Our Master of Arts degree programs are highly flexible, so students can design programs tailored to individual needs. All MA students will work with a three-member faculty committee for their final capstone experience. The three-member faculty committee will take the form either of a thesis committee, an oral exam committee, or (for museum studies students) a project committee.
M.A. Degree Requirements
A master's student designs a specific program to meet one of three plans. Plan A allows substantial training and research in a single subfield of history but within a foundation of broader coursework. Plan B allows substantial breadth over at least two subfields. The subfields in history include the following: the ancient world, medieval Europe, early modern Europe, modern Europe, European intellectual history, medieval England, early modern England, modern England, early modern France, modern France, early modern Germany, modern Germany, Iberia, Russia, early U.S., modern U.S., colonial Latin America, modern Latin America, the Far East, the Near East, sub-Saharan Africa, and the history of science. Plan C allows students who enter the doctoral program without an M.A. to pursue the M.A. and Ph.D. degrees simultaneously.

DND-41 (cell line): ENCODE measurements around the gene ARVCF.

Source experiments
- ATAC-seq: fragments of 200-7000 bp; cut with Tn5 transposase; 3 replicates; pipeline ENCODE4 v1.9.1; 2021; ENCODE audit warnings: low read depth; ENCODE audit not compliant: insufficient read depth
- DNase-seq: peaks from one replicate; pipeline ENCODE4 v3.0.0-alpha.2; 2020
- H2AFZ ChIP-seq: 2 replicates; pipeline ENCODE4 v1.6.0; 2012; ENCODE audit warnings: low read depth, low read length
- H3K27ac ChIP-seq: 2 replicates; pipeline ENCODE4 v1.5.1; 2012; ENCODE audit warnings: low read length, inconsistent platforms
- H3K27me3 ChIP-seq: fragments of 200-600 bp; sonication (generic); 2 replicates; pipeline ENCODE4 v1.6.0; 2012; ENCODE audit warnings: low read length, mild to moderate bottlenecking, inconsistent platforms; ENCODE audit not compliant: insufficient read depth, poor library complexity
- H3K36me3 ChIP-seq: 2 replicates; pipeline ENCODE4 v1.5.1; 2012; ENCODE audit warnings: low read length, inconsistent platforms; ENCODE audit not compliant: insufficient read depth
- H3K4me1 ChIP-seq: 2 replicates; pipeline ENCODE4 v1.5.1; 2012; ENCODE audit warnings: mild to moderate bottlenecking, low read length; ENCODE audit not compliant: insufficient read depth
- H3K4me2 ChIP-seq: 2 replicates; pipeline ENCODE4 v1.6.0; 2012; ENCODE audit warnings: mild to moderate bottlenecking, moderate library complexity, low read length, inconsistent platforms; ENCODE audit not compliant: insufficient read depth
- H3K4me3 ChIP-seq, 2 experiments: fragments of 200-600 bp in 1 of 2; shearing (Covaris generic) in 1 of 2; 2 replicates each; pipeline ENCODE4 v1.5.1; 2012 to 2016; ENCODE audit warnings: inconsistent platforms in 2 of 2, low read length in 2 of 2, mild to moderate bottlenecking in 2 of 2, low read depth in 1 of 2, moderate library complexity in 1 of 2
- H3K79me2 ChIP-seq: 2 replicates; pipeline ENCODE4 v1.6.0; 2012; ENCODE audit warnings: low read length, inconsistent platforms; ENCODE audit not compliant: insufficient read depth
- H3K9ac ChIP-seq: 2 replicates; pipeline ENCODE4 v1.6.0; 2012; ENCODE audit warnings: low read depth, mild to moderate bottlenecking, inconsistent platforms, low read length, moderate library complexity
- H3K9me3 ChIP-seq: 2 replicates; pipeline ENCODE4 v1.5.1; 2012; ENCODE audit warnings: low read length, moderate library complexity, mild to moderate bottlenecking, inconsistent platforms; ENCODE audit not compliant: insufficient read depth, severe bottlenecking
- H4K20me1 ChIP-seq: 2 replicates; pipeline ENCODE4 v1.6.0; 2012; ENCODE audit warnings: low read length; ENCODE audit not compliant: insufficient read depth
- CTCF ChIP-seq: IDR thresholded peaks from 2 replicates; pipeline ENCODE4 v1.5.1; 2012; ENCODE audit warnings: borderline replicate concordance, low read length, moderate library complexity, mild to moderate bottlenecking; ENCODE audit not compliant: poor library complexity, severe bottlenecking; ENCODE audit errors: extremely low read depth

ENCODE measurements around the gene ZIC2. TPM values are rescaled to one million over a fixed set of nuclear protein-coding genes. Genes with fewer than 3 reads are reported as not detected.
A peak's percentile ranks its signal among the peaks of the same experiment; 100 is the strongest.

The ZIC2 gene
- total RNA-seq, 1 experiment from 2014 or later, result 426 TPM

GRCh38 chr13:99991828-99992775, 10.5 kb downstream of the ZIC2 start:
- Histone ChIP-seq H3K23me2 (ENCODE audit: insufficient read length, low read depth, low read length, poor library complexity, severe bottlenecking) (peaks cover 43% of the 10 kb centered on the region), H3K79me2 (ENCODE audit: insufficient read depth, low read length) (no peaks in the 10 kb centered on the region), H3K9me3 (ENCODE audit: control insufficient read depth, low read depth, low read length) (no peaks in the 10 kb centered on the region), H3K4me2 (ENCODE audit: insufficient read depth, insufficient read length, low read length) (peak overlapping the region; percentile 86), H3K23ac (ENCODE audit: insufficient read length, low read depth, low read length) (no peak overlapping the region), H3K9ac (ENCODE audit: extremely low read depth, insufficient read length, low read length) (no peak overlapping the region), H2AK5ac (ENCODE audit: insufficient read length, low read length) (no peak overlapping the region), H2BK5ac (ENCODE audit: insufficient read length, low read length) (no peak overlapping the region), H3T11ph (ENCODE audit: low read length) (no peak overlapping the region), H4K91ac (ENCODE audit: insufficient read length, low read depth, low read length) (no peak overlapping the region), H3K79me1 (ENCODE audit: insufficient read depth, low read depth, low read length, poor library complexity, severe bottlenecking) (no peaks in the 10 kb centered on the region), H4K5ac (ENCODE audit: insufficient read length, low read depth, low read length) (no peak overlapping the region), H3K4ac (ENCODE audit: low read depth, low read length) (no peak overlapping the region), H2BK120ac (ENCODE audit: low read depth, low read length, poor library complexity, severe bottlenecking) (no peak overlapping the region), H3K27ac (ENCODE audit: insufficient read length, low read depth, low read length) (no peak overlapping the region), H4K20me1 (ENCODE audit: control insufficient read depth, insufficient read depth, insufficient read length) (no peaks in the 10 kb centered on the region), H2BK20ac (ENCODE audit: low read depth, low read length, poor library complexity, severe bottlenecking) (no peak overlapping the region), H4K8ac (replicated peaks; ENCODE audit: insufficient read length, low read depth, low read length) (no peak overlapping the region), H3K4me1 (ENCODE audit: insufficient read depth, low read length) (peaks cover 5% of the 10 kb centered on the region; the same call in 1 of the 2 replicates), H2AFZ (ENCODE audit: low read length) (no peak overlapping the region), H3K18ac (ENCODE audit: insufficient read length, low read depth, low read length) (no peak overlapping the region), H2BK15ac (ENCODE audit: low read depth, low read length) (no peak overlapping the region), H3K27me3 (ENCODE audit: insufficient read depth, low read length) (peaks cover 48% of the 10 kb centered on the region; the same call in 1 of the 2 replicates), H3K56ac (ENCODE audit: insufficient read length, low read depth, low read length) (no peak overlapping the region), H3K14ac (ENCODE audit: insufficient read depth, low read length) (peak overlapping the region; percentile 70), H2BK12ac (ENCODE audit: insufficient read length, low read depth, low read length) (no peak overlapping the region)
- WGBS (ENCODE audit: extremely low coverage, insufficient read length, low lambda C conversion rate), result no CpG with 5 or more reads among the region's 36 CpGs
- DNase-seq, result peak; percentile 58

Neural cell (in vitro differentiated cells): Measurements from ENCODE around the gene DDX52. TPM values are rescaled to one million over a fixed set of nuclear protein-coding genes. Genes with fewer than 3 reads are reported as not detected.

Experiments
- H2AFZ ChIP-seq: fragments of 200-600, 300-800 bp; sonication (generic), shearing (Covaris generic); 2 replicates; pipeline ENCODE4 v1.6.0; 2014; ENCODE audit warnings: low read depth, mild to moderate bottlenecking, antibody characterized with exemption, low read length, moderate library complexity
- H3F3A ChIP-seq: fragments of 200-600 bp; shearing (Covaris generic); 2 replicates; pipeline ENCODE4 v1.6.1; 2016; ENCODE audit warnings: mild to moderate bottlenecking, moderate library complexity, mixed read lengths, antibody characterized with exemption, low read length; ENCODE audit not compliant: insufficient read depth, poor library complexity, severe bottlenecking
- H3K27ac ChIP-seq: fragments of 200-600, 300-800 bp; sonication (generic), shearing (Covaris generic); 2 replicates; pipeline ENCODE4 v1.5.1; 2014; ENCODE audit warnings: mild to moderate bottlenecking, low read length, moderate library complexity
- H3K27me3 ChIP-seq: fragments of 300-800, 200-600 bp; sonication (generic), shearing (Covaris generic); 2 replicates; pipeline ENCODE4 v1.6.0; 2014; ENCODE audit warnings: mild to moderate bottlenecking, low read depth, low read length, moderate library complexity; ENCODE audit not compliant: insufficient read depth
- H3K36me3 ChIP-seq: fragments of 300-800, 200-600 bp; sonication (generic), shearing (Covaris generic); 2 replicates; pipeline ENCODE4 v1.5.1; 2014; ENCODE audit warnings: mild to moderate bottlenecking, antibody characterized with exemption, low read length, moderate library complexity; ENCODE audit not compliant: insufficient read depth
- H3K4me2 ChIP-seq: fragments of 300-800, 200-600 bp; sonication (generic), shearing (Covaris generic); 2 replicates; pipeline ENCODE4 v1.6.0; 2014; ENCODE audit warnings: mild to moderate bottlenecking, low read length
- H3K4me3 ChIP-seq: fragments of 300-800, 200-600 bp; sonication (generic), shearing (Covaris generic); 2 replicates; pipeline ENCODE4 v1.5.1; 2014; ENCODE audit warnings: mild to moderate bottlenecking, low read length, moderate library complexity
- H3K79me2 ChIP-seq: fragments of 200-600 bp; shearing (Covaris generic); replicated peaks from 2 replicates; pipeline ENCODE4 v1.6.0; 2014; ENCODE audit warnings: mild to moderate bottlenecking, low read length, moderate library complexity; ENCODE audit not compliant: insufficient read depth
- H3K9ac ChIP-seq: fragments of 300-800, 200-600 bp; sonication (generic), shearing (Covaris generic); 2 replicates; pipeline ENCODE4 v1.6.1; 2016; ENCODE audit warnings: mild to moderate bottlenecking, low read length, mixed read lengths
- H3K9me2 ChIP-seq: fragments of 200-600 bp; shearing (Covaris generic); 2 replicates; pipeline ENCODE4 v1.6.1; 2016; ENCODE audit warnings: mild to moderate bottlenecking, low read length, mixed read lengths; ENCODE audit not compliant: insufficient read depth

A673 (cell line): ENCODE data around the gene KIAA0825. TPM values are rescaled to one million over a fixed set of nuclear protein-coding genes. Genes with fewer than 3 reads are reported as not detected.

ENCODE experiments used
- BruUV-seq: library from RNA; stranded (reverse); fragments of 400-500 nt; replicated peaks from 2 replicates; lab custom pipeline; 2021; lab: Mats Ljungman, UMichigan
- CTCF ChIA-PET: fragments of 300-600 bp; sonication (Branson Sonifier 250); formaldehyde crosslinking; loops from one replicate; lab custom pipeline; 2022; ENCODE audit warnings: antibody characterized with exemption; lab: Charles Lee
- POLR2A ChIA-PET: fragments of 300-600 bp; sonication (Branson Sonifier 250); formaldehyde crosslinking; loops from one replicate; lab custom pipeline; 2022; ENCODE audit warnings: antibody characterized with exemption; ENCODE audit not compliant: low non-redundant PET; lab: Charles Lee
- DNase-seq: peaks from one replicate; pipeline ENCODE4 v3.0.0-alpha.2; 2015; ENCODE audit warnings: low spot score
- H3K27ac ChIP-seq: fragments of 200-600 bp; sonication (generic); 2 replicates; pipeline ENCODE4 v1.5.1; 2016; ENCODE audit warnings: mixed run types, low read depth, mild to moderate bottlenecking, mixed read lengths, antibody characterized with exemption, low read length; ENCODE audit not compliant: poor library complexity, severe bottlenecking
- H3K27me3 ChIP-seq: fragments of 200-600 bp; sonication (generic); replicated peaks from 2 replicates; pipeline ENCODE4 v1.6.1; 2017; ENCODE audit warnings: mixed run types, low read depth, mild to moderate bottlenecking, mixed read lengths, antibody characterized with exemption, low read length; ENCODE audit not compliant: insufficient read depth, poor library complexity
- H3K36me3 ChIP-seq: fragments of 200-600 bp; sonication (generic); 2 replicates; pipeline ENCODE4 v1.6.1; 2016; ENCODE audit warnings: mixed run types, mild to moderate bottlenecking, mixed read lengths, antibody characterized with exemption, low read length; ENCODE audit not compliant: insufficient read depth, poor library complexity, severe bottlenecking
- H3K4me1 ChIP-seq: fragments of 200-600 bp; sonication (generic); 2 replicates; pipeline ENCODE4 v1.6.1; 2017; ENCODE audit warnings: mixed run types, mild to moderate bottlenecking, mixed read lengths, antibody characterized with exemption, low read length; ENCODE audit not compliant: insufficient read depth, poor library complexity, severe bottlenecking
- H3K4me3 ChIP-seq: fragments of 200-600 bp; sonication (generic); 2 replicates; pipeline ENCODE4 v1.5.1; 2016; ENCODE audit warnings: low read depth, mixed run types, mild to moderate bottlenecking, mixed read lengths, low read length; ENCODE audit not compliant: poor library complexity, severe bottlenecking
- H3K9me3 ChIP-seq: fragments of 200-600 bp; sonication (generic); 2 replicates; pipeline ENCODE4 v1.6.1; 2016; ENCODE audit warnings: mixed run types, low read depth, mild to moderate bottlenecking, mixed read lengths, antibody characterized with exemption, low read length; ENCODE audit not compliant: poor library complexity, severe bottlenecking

Plan A requires at least eight courses in history numbered 800 or above, including at least one research seminar, and a 6-credit thesis (HIST 899 Master's Thesis) in a single subfield (equivalent to two courses).
Plan B requires at least 10 courses in history numbered 800 or above, including at least one research seminar, and an oral examination demonstrating competence in two subfields of history.
Plan C requires at least 30 credits of coursework during preparation for the Ph.D. qualifying examinations, as described below; submission of a seminar or other research paper as a demonstration of competence in basic research techniques; and passing Ph.D. qualifying examinations.